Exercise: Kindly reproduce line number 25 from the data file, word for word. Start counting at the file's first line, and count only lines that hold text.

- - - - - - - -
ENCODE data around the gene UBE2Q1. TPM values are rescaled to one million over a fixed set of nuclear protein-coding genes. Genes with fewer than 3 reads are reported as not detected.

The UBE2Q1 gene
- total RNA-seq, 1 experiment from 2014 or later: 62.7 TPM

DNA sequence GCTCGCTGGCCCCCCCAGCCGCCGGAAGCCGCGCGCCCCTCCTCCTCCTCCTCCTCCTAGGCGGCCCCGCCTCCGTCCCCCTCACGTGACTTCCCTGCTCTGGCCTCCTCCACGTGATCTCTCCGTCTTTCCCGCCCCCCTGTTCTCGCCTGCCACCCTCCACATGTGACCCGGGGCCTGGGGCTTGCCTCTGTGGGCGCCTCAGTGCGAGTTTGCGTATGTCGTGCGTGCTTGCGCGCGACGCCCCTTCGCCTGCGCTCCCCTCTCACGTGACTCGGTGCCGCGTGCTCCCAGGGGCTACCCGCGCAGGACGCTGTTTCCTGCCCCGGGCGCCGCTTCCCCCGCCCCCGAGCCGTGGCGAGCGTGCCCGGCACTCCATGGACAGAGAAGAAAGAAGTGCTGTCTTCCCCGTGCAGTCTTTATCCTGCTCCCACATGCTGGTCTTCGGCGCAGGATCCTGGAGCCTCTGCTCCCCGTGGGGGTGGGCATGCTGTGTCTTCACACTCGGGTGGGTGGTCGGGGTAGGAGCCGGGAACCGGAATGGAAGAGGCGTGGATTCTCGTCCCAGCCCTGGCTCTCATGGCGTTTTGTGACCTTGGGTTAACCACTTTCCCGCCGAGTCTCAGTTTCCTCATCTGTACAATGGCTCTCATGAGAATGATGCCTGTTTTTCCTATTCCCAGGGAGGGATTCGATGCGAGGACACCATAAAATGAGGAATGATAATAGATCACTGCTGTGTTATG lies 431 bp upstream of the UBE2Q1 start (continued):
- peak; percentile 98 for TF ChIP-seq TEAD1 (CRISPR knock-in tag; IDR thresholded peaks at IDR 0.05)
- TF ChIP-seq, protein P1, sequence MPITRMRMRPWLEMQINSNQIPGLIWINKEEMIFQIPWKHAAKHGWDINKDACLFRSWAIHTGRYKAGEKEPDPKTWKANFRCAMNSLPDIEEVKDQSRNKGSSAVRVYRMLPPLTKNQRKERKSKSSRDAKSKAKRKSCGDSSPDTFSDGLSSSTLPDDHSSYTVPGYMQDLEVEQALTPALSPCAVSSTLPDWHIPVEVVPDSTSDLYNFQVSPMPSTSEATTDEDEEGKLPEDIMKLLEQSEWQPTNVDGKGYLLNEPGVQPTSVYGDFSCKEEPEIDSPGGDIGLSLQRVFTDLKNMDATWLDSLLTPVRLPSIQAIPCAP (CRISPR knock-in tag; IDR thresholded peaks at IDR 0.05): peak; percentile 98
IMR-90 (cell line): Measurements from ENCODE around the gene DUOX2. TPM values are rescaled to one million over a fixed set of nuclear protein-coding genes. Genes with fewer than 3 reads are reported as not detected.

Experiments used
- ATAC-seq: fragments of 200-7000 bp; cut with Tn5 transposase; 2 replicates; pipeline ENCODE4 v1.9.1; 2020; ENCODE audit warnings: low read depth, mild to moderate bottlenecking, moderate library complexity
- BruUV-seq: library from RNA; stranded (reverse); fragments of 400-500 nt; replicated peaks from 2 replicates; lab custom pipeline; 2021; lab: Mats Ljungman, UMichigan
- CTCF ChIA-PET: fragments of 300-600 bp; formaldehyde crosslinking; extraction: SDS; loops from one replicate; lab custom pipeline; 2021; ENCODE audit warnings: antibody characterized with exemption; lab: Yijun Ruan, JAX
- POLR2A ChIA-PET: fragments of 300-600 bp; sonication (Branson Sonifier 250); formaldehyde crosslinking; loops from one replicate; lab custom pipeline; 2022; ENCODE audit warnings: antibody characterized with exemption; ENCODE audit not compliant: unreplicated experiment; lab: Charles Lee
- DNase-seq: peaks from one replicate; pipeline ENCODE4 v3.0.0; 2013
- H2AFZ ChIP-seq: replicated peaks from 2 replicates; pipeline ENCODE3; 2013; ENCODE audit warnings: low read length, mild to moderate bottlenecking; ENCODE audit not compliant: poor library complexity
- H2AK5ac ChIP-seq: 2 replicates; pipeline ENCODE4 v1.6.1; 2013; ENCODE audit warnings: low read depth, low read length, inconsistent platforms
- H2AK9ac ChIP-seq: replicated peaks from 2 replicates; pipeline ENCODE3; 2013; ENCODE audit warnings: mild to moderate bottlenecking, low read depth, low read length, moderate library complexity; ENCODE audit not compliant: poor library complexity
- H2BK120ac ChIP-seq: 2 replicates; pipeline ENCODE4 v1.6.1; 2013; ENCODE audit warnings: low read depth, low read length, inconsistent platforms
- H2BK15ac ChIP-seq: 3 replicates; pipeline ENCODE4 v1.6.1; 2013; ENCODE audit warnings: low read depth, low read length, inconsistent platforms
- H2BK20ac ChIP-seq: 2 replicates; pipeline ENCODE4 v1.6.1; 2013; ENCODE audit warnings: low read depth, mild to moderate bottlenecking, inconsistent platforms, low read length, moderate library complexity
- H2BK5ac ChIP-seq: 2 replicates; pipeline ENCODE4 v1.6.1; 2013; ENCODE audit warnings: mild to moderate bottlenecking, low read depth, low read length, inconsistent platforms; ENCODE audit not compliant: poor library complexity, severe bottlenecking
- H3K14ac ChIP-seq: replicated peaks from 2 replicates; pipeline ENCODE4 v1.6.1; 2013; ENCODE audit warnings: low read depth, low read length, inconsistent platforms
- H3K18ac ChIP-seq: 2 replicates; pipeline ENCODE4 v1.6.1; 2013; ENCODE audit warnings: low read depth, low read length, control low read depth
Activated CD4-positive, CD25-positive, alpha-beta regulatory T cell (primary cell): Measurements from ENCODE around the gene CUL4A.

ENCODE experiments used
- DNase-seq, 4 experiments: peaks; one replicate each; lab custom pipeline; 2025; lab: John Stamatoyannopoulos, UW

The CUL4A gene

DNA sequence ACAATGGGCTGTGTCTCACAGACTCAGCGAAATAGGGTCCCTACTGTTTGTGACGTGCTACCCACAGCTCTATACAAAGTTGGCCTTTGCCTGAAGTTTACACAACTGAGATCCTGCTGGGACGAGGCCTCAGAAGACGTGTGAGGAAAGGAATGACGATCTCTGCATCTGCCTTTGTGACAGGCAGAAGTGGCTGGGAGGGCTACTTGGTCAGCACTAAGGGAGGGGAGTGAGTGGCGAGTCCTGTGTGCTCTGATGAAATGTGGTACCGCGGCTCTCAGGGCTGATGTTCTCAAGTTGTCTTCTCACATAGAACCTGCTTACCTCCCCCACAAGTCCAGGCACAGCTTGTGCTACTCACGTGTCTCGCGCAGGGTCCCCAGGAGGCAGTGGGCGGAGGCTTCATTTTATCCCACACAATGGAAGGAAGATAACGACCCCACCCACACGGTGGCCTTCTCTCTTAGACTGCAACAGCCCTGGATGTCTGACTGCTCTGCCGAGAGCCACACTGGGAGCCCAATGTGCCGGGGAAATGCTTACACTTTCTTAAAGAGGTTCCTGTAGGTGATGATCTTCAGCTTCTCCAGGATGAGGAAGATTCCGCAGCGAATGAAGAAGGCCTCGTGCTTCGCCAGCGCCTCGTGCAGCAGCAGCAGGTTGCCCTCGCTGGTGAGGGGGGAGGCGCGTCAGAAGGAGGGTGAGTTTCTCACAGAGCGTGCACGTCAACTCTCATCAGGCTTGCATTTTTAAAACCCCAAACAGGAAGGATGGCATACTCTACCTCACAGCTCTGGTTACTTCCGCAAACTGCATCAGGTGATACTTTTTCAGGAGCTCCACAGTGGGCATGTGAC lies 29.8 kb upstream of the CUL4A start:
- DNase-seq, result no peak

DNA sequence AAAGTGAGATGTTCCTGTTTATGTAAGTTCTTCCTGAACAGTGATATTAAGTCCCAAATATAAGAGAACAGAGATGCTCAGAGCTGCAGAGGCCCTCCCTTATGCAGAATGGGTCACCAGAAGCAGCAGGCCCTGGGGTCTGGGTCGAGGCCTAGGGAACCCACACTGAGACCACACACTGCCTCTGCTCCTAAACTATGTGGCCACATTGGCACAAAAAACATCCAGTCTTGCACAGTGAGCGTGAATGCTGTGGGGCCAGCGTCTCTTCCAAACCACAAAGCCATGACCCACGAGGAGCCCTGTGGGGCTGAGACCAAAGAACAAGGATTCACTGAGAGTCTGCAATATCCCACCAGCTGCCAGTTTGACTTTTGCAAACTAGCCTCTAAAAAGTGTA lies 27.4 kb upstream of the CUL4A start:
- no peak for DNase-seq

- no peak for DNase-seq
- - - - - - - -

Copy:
- DNase-seq, 4 experiments: peaks; one replicate each; lab custom pipeline; 2025; lab: John Stamatoyannopoulos, UW